Microsoft has begun rolling out Windows 11’s Insider Preview Build 22557 to testers, and there's a handful of helpful new features that should please those who have already made the upgrade from Windows 10.
For the majority of testers, the most pleasing of these will be the ability to customize the pinned part of the Start menu with folders. Simply drag one app on top of another and a folder will be created, with the option to rearrange the apps within. Right now, there’s no option to name folders, but Microsoft says that’s coming in a future test build.
Another productivity-based change comes in a small but important improvement to the Focus feature, which will now include a Do Not Disturb mode. This silences notifications and allows only priority alerts and alarms to break your concentration.
The Task Manager gets a redesign, with a dark theme and a new “hamburger style” navigation bar, a command bar on each page and a settings section. It also introduces Efficiency mode, which tracks apps consuming a lot of resources and lets you cap their consumption to save power.
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On the subject of power saving, Microsoft says that it is adjusting the default settings for "screen off" and "sleep" to reduce PCs’ carbon emissions worldwide. This will apply only to new installations, but Windows 11 will “also provide power-saving recommendations to help reduce carbon emissions to those with Sleep and Screen Off set to Never.”
If you use Windows 11 with a tablet (or a touchscreen laptop), you will be pleased to hear that new gestures are being introduced to the OS. You can swipe up or down to pull up or dismiss the Start menu, and doing the same gesture in the bottom-right-hand corner will bring up or get rid of the Quick Settings menu.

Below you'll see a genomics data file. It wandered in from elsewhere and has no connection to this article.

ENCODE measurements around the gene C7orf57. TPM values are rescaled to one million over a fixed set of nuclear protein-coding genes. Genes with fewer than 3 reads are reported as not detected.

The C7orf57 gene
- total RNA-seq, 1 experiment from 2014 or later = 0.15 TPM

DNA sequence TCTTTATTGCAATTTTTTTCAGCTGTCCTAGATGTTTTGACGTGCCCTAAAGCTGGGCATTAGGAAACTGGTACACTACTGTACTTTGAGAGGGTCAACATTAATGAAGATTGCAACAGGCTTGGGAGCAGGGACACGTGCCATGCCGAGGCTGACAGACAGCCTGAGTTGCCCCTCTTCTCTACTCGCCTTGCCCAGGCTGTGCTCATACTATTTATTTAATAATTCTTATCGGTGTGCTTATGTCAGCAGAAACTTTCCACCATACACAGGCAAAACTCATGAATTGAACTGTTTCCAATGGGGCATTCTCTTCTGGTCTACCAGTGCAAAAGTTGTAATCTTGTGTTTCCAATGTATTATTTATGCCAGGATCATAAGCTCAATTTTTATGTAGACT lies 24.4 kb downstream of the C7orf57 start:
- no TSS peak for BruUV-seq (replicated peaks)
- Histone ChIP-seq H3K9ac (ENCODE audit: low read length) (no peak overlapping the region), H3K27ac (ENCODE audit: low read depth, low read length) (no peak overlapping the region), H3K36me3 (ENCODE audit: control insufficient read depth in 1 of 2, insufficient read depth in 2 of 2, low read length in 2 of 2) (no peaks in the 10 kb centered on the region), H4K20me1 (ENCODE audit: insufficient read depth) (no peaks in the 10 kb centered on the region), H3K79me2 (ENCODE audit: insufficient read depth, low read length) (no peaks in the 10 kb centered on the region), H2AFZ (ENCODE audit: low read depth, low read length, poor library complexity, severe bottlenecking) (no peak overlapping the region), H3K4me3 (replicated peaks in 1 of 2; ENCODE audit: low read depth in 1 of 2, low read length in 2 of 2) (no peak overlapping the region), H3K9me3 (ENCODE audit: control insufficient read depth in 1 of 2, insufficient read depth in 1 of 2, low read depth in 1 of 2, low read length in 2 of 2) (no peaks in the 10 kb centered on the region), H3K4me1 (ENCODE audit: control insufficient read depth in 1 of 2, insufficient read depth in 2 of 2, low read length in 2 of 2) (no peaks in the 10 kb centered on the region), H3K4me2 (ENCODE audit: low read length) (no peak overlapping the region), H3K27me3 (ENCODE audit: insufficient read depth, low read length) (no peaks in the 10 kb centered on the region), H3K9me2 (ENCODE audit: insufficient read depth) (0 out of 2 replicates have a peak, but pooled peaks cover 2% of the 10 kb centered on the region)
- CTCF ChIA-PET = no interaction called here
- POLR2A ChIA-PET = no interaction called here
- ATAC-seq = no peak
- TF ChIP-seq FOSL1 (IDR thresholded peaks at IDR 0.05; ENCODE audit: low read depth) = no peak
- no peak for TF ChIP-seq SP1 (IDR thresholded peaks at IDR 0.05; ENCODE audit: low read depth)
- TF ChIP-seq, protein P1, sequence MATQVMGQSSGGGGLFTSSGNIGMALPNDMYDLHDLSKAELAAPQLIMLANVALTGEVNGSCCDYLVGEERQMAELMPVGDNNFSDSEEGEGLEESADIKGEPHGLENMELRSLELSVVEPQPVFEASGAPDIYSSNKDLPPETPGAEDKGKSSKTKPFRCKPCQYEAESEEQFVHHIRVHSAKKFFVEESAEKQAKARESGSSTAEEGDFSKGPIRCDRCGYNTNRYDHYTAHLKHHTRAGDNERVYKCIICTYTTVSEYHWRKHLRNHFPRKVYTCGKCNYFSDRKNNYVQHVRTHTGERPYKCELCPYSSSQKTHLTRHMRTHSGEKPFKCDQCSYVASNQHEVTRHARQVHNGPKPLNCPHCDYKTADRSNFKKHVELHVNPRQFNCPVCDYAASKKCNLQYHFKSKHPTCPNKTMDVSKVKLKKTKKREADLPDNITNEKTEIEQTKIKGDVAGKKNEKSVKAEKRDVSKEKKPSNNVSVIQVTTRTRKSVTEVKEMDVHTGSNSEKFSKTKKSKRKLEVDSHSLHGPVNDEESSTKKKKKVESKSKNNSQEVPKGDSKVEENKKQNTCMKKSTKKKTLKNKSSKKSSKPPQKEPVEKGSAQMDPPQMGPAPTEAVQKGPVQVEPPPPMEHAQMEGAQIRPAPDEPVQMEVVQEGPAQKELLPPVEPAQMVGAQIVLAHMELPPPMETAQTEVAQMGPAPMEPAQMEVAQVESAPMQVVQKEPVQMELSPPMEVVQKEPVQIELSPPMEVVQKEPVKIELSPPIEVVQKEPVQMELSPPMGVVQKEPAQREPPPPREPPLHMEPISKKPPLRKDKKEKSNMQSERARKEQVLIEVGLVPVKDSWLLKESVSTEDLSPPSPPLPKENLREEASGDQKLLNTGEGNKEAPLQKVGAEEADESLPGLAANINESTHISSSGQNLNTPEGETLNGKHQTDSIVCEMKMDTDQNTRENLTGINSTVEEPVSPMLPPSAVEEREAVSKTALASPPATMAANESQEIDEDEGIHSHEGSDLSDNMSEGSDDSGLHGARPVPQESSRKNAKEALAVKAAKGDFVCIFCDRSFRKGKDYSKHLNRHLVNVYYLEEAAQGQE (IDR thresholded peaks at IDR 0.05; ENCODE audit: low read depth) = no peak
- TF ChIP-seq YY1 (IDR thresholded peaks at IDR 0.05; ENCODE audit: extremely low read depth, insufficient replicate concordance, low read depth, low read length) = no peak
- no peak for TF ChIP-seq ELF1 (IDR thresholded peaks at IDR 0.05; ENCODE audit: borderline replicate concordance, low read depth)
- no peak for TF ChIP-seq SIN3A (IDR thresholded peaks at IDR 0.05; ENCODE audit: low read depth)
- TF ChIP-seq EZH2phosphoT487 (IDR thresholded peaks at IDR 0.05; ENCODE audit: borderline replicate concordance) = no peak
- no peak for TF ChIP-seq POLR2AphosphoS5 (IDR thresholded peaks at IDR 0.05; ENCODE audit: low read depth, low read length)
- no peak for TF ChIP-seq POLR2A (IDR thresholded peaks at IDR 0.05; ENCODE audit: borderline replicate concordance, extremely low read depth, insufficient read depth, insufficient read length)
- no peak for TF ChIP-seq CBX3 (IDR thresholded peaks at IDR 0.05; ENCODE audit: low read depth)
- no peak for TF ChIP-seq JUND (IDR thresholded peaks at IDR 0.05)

Within the Start menu, you can swipe left and right to toggle between how it shows your apps (pinned, all and recommended). The animation for bringing up the Notification Center (a swipe from the right edge) has been improved so it follows your finger.
Finally, Microsoft has introduced a gripper that appears in full-screen touch-oriented apps like Solitaire that’ll prevent you exiting with an accidental swipe at the side.
Other changes include an improvement to Snap Layouts, with which dragging a window to the top of the screen will reveal all the possible arrangements you can use, and the introduction of Live Captions, which will be accessible with a press of the Ctrl, L and Windows keys.
You'll also be able to drag-and-drop files onto the Taskbar to open the files in specific apps, view thumbnails of folder contents in File Explorer, and live captions in English of audio or video spoken content will be available for the hard of hearing.
As these features are being actively tested, you can expect them to be part of future live builds for everyone at some point this year. One big change — the introduction of Android apps in Windows 11 — has just begun its public rollout.
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Freelance contributor Alan has been writing about tech for over a decade, covering phones, drones and everything in between. Previously Deputy Editor of tech site Alphr, his words are found all over the web and in the occasional magazine too. When not weighing up the pros and cons of the latest smartwatch, you'll probably find him tackling his ever-growing games backlog. Or, more likely, playing Spelunky for the millionth time.